My Fuhrer -- Film Review

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Swiss-born, Berlin-based filmmaker Dani Levy most recently was represented in the States with his impressive but regrettably underperforming dramedy "Go for Zucker." His new Hitler-themed comedy vehicle, "My Fuhrer," also might cruise a slower Autobahn lane, but blame here lies with its daunting genre choice.

Hitler as film comedy is rare indeed ("The Great Dictator," "To Be or Not to Be" and Mel Brooks' "The Producers" spring to mind), and the reason is obvious: Immeasurable evil and yuks mix like oil and water. But Levy again shows his flair for comedy, inventiveness and a will to entertain.

A decent portion of the usual suspects among more demanding, smarter, historically attuned audiences should venture a bite. The production is handsome, the smart references do some justice to history, and the story idea intrigues.

As writer-director Levy has contrived it, the Reich's propaganda minister, Joseph Goebbels (Sylvester Groth), is seeing the grim writing on the country's pre-Berlin wall of late 1944: Germany is losing the war, and a weary Hitler (Helge Schneider) is losing steam and fire. Goebbels thinks he has the answer. Hitler, almost as defeated as his country, must get his mojo back and deliver to the German people an all-important morale-boosting speech that will recharge the nation.

The one who can jazz Hitler back into charismatic action is Jewish professor Adolf Grunbaum (the late Ulrich Muhe, award-winning star of the foreign-language Oscar winner "The Lives of Others"), a former drama coach and prewar top theater personality who has been detained but is now sprung by Goebbels from the Sachsenhausen concentration camp.

Grunbaum, of course, accepts the job to retool Hitler but on the condition that his wife, Elsa (Adriana Altaras), and the little Grunbaums be allowed to come along. Thus, the family is given livable but grim quarters in the notorious Chancellery. (One scene, evidence of Levy's bravado, even has Hitler in bed with Mr. and Mrs. G.)

The once-renowned titan of German theater has only a few days to work his magic. Employing a combination of ego-boosting exercises and psychotherapy, Grunbaum tutors his ward as the Nazi bigwigs observe via a two-way mirror. A mutual respect emerges between the professor and the Nazi leader, even to the point of Hitler commanding Goebbels to bring the professor back after he has lost favor with the propaganda minister. The big day of Hitler's speech arrives and so does a terrible circumstance that tests Grunbaum's talents as never before.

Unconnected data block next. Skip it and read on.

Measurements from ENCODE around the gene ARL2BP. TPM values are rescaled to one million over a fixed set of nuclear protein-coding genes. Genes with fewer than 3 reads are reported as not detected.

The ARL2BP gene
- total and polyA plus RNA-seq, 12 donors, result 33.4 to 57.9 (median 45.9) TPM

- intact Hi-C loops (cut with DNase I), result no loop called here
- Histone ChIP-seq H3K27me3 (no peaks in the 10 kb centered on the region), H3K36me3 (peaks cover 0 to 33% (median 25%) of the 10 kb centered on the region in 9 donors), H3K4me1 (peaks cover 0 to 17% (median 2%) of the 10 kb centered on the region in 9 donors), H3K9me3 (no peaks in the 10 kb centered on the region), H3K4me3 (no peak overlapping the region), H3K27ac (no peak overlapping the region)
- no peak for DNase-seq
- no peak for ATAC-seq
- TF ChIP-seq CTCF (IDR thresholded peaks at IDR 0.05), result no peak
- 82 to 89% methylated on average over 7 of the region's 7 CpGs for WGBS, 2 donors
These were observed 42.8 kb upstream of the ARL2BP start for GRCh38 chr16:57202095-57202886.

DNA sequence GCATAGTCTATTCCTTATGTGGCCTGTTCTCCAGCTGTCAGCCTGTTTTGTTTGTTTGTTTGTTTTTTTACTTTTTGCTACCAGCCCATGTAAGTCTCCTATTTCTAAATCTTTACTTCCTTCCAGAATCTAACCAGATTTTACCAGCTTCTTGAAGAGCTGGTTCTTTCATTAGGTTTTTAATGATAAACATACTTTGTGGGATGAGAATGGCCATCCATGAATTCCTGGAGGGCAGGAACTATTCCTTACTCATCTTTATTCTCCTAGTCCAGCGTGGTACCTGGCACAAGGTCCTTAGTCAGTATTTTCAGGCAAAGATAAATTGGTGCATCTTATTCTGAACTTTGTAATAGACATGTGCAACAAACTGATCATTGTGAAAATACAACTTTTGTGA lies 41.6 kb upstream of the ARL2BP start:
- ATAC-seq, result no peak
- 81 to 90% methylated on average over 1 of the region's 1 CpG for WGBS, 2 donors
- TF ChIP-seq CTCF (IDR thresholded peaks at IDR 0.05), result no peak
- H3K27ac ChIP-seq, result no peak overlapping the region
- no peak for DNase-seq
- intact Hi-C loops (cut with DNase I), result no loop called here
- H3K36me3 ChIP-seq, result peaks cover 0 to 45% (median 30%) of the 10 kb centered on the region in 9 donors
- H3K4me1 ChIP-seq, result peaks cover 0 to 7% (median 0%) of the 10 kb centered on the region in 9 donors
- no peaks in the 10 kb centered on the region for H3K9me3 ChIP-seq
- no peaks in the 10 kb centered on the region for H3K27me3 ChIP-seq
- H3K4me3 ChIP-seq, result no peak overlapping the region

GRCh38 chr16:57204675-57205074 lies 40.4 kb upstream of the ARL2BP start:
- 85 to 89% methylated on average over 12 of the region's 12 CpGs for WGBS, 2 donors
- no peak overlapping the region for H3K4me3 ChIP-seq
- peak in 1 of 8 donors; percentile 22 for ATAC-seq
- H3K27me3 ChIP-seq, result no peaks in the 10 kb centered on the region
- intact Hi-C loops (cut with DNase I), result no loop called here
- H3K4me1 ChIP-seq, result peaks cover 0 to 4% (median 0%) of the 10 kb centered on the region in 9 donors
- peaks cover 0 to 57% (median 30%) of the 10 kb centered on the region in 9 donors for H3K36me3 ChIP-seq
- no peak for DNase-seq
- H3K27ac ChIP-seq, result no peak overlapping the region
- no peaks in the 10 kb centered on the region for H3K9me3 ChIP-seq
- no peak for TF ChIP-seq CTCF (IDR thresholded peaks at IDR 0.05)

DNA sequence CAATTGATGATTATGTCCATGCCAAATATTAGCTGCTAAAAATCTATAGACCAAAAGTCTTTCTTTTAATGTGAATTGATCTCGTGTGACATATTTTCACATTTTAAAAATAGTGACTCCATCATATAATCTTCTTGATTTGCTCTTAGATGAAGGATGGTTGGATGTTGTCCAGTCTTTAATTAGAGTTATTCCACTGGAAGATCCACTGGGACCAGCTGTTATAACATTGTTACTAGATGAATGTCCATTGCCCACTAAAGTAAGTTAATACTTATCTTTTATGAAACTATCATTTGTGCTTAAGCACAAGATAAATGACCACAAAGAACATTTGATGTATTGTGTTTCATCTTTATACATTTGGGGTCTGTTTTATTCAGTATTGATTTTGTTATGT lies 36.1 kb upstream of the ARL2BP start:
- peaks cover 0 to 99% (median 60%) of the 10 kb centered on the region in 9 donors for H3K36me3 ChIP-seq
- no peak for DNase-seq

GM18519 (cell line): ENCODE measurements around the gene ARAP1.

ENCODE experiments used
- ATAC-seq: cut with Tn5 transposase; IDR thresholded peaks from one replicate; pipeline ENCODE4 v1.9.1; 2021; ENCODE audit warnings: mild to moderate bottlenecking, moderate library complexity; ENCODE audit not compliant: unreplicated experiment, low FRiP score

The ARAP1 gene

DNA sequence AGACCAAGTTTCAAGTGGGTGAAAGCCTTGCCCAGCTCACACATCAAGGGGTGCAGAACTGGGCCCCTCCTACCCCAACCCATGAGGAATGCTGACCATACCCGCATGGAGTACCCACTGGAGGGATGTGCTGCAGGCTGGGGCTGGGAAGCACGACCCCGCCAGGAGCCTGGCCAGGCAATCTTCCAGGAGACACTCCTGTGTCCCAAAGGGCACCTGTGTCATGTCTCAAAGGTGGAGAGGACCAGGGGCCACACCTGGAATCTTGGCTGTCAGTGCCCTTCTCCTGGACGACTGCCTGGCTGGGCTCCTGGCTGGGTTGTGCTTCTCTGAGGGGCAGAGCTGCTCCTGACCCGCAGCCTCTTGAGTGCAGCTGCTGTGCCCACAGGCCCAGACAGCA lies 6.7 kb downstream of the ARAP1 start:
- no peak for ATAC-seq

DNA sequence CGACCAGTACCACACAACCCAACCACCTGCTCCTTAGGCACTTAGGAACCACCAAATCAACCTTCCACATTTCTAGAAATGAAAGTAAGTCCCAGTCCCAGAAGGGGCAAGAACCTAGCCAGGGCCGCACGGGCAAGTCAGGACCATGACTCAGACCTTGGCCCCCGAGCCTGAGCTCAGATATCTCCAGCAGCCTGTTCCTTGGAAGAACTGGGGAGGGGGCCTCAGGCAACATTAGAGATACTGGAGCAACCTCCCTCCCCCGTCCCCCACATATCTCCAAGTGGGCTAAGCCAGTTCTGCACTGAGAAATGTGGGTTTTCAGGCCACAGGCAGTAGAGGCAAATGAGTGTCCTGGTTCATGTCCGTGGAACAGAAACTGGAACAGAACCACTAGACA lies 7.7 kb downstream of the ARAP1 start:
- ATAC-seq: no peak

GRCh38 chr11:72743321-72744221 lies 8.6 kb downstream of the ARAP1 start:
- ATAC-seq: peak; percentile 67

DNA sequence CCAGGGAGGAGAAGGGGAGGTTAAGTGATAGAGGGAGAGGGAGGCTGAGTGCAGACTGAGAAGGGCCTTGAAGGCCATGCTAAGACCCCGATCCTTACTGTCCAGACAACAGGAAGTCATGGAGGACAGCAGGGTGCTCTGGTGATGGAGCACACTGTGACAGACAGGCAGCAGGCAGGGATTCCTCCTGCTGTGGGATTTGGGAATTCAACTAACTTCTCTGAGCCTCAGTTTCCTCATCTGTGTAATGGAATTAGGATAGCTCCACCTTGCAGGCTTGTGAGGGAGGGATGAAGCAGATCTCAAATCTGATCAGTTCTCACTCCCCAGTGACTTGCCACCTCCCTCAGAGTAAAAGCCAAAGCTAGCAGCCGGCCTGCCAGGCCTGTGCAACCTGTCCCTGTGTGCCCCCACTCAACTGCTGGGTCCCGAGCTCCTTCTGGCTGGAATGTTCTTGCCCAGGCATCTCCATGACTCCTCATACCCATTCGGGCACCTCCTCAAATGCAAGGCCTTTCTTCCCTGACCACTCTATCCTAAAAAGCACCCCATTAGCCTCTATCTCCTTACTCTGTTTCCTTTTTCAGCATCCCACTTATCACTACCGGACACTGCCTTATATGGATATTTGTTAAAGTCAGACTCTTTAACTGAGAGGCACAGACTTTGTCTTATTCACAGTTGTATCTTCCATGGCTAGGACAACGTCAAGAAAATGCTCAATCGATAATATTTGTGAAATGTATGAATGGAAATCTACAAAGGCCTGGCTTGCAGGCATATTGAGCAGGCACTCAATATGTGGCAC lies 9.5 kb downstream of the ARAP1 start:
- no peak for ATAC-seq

Knowing references to the Nazi regime abound. Goebbels' womanizing is often on view, as are such Hitler intimates as the respectable-looking Albert Speer, the bespectacled Heinrich Himmler and creepy Martin Bormann.

Infamous but unseen Reich filmmaker Leni Riefenstahl is calling the shots for a documentary to capture the climactic speech, and mention is made of the supposed "ideal" Terezin concentration camp and Hitler's problems with his father. Even the fuhrer's famous German shepherd, Blondie (whom his loving master put to death in the Bunker), appears.

"Fuhrer," which also includes well-integrated archival footage, is lots of fun for history buffs. Moviegoers will appreciate a few laughs, good performances and plenty of great production value (especially those Nazi digs and the vast crowd scenes). Even Schneider, when lensed at the right angles, passes as a credible Hitler, especially before he loses his beloved mustache.

Opens: Friday, Aug. 14 (First Run Features)
Production: An X Verleih presentation of a Y Filme Directors Pool and X Filme Creative Pool production in association with Westdeutscher Rundfunk, Bayerischer Rundfunk and Arte
Cast: Helge Schneider, Ulrich Muhe, Sylvester Groth, Adriana Altaras, Stefan Kurt, Ulrich Noethen, Lambert Hamel, Udo Kroschwald, Axel Werner, Wolfgang Becker, Katja Riemann
Director-screenwriter: Dani Levy
Producer: Stefan Arndt
Directors of photography: Carl F. Koschnick, Carsten Thiele
Production designer: Christian Eisele
Music: Niki Reiser
Costume designer: Nicole Fischnaller
Editor: Peter R. Adam
No rating, 89 minutes